The Hidden Mysteries of the Voynich Manuscript

voynich manuscript

Every now and then there are new discoveries in the field of science, mathematics, Geography, and Architecture. However, one of the discoveries in the field of literature has caught a number of eyes. A literary mystery by an anonymous creator, Voynich Manuscript is a 15th-century book that is written in an entirely unknown language with bizarre illustrations of imaginary plants, astrological signs, surreal figures, and landscapes.

The History

In 1903, the Jesuits decided to sell a group of texts from the Collegio Romano collection to the Vatican; the sale took nine years to complete. For reasons unknown, and under conditions of total secrecy, Voynich managed to procure some of the books before they entered the Vatican Library. One of them was the Voynich Manuscript. Voynich believed that his impenetrable book contained authentic wisdom—or, at least, he said so during publicity kicks in the States, trying to make his treasured book famous. “When the time comes,” he told the Times, “I will prove to the world that the black magic of the Middle Ages consisted in discoveries far in advance of twentieth-century science.”

The Voynich Manuscript

Voynich Manuscript | Manuscriptum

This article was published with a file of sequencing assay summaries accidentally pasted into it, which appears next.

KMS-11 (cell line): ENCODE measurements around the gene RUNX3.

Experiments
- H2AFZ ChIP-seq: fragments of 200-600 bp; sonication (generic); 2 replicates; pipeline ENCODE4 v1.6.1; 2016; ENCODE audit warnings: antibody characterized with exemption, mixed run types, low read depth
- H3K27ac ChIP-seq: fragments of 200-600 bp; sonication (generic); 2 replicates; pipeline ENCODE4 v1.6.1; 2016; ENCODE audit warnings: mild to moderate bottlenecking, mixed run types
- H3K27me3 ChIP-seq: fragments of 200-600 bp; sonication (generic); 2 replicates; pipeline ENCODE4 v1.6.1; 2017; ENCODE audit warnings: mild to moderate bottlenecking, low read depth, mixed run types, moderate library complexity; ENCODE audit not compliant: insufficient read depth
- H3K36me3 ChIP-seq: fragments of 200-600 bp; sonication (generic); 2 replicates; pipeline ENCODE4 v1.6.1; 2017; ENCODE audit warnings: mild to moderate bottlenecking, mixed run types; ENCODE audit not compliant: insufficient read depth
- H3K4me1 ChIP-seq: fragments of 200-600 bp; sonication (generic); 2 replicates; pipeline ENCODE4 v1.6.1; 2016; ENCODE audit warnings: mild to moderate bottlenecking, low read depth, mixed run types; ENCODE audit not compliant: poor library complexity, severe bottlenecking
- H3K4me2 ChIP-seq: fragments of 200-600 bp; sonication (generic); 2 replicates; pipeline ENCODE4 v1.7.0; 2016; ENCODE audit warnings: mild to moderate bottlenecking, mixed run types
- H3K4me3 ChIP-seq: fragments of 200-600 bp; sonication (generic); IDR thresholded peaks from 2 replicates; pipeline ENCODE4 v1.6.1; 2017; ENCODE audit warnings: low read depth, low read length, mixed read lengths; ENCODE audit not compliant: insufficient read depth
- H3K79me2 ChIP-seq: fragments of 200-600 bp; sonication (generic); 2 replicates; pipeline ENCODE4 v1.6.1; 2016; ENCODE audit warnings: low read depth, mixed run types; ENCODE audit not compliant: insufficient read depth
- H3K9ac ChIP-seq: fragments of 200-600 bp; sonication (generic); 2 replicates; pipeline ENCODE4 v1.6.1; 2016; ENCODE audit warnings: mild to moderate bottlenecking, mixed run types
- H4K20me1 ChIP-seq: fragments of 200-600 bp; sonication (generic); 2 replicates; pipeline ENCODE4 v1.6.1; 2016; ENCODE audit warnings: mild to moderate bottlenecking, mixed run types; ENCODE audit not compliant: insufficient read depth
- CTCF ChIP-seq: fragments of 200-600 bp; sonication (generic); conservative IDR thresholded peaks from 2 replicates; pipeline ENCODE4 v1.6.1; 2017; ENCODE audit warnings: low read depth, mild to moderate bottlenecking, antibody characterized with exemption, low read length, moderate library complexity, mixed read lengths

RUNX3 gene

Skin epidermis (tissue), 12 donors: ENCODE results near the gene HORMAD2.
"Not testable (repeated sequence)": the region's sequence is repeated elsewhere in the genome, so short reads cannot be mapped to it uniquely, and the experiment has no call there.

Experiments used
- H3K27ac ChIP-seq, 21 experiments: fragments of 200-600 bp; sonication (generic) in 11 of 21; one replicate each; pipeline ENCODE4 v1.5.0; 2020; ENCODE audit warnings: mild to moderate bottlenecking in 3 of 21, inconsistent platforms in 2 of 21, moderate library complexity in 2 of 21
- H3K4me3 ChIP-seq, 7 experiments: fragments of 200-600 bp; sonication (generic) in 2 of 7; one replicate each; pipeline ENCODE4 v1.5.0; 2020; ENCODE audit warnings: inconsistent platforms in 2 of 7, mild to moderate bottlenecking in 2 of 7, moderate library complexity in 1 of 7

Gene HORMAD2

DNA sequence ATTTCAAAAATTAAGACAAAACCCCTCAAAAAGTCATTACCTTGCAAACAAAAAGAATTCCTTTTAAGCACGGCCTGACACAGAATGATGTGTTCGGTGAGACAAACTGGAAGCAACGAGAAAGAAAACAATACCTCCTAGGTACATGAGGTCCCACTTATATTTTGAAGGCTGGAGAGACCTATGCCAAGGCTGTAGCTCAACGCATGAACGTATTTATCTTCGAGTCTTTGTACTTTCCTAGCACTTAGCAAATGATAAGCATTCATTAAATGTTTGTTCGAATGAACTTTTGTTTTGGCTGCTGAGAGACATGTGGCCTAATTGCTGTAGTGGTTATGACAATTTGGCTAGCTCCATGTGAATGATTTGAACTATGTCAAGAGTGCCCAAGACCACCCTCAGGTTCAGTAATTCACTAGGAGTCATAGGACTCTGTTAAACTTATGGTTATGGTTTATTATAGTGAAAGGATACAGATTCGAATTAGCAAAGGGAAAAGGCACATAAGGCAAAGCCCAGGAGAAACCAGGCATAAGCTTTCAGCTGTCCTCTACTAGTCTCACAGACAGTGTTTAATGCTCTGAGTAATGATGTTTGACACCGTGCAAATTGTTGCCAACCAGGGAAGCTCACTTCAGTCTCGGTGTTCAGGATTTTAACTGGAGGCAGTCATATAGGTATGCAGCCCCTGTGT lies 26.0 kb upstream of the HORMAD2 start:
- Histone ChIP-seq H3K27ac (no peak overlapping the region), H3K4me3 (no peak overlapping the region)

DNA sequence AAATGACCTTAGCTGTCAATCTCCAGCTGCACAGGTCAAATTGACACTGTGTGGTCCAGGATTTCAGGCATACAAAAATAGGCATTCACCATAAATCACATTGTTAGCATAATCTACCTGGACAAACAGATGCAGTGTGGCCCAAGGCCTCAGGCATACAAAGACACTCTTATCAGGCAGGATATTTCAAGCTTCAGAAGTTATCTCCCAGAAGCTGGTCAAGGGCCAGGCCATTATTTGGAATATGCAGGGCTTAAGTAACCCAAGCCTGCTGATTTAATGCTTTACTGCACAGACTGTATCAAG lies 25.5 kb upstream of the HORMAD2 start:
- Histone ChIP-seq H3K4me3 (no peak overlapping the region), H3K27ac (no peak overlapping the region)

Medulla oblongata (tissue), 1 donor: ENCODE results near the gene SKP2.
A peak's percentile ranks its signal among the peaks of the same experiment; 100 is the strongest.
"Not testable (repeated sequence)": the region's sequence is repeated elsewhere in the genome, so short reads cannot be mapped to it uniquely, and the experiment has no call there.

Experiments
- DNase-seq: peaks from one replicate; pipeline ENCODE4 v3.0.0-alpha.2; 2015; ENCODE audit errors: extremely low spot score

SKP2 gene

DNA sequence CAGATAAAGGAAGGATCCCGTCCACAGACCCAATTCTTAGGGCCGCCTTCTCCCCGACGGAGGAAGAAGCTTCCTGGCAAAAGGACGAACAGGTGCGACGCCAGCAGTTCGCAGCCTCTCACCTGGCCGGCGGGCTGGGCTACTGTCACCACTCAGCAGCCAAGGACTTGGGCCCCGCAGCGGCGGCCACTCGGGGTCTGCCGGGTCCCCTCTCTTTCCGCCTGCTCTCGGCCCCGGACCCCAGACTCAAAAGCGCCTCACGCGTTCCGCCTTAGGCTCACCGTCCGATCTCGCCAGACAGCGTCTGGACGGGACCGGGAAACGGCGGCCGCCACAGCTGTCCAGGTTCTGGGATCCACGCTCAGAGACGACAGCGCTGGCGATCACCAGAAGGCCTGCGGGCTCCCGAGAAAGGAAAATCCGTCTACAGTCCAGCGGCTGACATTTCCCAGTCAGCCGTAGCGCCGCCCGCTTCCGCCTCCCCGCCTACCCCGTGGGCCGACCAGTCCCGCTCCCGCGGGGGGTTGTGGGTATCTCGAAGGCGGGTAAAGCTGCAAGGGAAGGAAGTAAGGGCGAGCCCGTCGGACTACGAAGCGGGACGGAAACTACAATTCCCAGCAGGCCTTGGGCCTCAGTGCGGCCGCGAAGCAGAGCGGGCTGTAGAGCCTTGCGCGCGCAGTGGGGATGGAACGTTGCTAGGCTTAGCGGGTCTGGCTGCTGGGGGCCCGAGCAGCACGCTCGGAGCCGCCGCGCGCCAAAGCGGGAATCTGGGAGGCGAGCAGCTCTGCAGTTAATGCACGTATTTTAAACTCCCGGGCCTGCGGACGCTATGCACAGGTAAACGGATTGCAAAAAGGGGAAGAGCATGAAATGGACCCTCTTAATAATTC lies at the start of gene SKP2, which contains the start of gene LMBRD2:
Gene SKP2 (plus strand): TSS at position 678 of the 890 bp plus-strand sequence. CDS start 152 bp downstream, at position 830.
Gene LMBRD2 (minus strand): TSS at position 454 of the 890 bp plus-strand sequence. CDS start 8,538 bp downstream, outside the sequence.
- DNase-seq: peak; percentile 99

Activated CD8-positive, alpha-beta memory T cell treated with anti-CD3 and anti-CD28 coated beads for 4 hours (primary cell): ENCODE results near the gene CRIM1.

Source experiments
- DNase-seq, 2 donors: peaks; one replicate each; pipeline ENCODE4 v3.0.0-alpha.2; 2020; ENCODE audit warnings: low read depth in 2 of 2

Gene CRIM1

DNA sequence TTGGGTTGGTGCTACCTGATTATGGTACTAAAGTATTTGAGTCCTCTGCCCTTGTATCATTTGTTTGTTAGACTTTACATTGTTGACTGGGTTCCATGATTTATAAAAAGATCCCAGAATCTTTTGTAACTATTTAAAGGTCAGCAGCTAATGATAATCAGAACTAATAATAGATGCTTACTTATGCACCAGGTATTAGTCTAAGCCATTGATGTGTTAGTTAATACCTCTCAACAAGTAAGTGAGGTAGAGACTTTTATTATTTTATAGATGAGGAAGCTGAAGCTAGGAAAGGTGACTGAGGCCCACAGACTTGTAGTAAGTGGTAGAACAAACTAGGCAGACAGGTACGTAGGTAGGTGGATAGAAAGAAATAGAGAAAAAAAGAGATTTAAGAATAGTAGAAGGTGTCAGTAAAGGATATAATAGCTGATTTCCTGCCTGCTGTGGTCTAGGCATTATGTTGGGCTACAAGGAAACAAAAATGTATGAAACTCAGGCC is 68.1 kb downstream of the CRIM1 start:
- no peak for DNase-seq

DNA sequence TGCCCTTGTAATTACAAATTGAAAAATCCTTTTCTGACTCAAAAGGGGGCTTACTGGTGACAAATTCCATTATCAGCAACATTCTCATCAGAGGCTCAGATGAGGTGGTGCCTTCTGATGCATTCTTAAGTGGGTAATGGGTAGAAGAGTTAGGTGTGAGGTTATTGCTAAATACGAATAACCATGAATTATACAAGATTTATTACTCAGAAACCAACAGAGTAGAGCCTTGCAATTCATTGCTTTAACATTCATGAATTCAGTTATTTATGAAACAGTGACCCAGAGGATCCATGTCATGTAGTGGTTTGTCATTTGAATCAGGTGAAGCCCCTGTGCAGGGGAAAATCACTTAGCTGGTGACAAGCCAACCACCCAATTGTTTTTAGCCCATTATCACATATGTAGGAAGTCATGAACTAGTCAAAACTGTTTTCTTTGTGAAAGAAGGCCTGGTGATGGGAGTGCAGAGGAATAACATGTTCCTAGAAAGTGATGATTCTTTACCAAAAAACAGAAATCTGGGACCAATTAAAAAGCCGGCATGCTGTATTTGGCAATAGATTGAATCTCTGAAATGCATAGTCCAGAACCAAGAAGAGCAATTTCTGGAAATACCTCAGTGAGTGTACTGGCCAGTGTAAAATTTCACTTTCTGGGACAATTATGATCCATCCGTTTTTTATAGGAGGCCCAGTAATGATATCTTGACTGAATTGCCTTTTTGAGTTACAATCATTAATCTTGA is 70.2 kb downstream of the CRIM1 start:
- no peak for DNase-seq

Brought to public attention some 100 years ago by a rare book collection Wilfrid Voynich, this book has baffled historians for ages. Since the 1960s the book has been part of Yale University’s Beinecke Library

There’s a lot of beauty in this book, even though there’s a lot of crazy in it, too,”

Beinecke’s assistant chief conservator Paula Zyats

The book is made of calfskin- an ordinary parchment for books in the Middle Ages and is the size of a small paperback. The Voynich codex measures 22.5 × 16 cm (8.9 × 6.3 inches) and contains 102 heavily illustrated folios (about 234 pages). 

History of the collection

Though the carbon dating shows the manuscript to be over 100 years old, the collections’ complete history is missing.

1527-1608: The script was with English astrologer John Dee

1576-1612: Emperor Rudolph II of Germany, believed that it was the work of Roger Bacon and purchased the collection for 600 gold ducats.

1622: Emperor Rudolph gave the script to Jacobus Horcicky de Tepenecz, an exchange based on the inscription visible only with ultraviolet light on folio 1r

1666: Johannes Marcus Marci of Cronland presented the book to Athanasius Kircher.

1912: Wilfrid M. Voynich purchased the manuscript from the Jesuit College at Frascati near Rome.

1969: The codex was given to the Beinecke Library by H. P. Kraus, who purchased it from the estate of Ethel Voynich, Wilfrid Voynich’s widow.

Inside the Manuscript

The first page of the book shows colorful, detailed illustrations of plants, flowers, and herbs. Though herbalism has been part of the medical art, what caught people’s eye was that the plants are unreal.

The picture of the plants is followed by some astronomical symbols, surreal symbols, and also nude ladies. The female illustrations are so distinct and natural, that some historians believe that the book is by a woman, trying to describe the secrets about herbs, astrology, and childbirth.

Sometimes it seems as though the leaf of one goes with the root of another with the flowers of a third.

The content of the manuscript has been divided into six categories based on its content: